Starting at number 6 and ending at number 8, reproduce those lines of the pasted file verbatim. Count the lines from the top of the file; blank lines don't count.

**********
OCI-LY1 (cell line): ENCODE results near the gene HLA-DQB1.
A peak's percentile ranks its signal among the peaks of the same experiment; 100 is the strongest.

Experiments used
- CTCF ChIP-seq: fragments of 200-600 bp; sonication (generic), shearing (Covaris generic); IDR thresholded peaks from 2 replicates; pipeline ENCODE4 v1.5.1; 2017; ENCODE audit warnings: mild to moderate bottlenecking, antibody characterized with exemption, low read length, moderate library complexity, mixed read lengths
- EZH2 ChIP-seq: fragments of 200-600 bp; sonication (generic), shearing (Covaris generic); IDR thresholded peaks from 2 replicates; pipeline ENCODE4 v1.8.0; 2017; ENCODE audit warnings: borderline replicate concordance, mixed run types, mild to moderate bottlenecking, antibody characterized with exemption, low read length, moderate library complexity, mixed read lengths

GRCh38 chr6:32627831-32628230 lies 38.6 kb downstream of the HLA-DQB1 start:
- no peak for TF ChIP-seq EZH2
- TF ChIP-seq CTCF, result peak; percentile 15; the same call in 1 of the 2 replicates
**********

GRCh38 chr6:32627831-32628230 lies 38.6 kb downstream of the HLA-DQB1 start:
- no peak for TF ChIP-seq EZH2
- TF ChIP-seq CTCF, result peak; percentile 15; the same call in 1 of the 2 replicates